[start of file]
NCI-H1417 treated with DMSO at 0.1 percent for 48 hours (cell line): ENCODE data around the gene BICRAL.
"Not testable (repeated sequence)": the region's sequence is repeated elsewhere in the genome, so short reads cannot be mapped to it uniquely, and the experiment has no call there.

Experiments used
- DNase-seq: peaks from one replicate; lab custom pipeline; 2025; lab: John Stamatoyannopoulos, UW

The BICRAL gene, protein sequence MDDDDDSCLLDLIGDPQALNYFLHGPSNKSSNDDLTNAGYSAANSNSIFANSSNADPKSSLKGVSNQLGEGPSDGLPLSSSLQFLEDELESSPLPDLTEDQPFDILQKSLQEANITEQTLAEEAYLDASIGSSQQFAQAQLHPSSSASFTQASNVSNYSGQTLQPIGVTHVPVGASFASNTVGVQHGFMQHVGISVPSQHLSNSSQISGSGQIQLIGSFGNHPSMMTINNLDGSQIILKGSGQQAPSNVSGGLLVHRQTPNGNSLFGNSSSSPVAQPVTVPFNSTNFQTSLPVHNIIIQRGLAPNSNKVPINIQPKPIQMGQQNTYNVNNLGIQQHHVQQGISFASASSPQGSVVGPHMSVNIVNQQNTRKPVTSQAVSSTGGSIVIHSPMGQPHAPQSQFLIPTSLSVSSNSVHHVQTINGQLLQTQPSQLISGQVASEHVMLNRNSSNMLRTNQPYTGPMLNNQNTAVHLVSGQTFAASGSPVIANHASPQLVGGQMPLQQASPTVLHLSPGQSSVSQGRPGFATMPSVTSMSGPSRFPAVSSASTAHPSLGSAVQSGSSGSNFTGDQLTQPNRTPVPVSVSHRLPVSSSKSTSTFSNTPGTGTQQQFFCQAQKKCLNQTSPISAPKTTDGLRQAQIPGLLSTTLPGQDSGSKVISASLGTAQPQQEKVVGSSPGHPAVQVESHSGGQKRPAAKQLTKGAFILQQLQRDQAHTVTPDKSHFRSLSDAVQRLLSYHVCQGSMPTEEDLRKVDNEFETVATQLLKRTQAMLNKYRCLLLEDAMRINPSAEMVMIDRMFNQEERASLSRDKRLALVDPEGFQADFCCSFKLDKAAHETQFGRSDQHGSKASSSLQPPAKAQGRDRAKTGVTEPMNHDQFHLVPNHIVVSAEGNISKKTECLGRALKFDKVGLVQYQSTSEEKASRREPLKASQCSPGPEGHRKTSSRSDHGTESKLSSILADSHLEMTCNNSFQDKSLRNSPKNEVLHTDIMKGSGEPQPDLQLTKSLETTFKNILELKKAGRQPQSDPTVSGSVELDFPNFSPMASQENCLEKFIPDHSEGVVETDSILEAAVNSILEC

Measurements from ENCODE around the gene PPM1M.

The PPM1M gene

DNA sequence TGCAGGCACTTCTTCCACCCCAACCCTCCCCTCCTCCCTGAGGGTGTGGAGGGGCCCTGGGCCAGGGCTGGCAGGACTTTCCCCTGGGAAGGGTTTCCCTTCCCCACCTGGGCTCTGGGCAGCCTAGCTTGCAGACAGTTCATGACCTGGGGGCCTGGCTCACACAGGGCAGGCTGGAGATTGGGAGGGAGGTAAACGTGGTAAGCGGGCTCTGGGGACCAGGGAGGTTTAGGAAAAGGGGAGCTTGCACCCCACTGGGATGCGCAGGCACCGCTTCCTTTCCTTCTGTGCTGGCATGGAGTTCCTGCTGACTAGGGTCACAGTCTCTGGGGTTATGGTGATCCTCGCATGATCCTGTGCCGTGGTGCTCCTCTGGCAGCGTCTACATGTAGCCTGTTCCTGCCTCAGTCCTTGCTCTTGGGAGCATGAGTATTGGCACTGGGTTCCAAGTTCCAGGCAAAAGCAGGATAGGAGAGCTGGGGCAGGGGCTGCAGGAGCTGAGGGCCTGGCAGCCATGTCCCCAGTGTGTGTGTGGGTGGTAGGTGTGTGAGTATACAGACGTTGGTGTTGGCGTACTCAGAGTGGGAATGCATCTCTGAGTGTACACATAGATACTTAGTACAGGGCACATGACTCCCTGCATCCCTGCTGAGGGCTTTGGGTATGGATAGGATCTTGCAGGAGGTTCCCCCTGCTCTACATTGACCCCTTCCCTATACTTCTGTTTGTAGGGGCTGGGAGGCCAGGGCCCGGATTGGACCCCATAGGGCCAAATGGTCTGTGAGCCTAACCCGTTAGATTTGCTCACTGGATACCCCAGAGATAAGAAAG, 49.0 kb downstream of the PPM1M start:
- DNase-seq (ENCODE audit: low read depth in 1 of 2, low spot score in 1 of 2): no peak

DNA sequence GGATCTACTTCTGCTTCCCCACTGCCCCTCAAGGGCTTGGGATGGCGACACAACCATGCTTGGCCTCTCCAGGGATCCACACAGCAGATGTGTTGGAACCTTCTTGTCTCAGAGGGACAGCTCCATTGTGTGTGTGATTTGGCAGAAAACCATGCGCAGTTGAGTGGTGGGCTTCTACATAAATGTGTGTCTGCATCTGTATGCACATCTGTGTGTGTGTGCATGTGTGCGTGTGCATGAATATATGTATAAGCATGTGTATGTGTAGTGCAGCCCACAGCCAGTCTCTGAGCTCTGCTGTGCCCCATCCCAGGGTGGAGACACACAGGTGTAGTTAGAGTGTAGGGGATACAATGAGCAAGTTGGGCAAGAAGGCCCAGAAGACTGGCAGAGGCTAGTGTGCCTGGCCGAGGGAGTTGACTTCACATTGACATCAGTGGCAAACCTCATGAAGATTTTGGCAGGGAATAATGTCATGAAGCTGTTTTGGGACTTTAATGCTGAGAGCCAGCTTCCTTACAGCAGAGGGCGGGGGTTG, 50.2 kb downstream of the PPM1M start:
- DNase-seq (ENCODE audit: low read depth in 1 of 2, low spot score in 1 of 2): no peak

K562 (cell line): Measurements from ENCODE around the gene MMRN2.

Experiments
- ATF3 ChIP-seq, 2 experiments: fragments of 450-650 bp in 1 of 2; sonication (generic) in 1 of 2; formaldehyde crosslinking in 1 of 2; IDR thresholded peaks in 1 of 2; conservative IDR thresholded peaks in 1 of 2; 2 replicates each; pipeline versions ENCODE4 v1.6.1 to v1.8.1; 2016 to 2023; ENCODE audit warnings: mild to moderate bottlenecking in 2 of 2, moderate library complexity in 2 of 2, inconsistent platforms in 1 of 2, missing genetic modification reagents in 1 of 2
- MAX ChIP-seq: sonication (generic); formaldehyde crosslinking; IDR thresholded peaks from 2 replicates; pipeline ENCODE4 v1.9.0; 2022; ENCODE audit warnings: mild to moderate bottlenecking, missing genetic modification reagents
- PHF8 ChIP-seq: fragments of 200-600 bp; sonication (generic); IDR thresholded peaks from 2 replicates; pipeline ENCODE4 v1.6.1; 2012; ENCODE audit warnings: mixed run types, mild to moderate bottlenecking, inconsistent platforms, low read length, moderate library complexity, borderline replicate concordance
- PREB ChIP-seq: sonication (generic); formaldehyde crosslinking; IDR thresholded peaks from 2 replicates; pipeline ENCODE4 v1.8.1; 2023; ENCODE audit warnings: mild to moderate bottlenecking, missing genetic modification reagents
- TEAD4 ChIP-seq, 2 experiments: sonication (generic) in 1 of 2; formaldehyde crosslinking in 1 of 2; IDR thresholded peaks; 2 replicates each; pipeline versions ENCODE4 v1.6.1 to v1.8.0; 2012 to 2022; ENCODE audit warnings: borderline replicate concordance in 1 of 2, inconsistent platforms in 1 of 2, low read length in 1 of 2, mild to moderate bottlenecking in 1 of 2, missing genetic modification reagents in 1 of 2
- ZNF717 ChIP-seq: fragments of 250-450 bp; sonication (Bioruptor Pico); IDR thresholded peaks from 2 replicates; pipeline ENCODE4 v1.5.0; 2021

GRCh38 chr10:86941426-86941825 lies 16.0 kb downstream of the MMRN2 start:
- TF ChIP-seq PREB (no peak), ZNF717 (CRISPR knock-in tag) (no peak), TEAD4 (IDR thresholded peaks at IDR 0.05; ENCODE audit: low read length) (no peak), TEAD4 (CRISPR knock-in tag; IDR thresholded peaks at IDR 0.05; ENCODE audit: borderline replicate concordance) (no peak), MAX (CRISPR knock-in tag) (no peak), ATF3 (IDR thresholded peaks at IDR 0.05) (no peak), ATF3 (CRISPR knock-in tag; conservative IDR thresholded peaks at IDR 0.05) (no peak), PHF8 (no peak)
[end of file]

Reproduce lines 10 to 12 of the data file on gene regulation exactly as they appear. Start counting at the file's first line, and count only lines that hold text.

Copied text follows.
DNA sequence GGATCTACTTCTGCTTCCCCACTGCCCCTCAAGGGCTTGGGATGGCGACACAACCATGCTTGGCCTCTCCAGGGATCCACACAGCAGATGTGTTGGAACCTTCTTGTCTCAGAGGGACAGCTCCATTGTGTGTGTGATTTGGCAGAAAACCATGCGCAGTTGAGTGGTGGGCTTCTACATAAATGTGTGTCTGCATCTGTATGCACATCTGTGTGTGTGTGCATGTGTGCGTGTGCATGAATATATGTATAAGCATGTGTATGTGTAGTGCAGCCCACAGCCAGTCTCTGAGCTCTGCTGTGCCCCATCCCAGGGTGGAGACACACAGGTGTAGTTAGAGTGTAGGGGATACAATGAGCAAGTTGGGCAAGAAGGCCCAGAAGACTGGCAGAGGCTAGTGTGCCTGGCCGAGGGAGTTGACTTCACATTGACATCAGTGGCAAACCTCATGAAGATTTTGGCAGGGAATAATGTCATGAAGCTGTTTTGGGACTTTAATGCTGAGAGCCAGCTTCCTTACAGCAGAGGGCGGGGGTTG, 50.2 kb downstream of the PPM1M start:
- DNase-seq (ENCODE audit: low read depth in 1 of 2, low spot score in 1 of 2): no peak

K562 (cell line): Measurements from ENCODE around the gene MMRN2.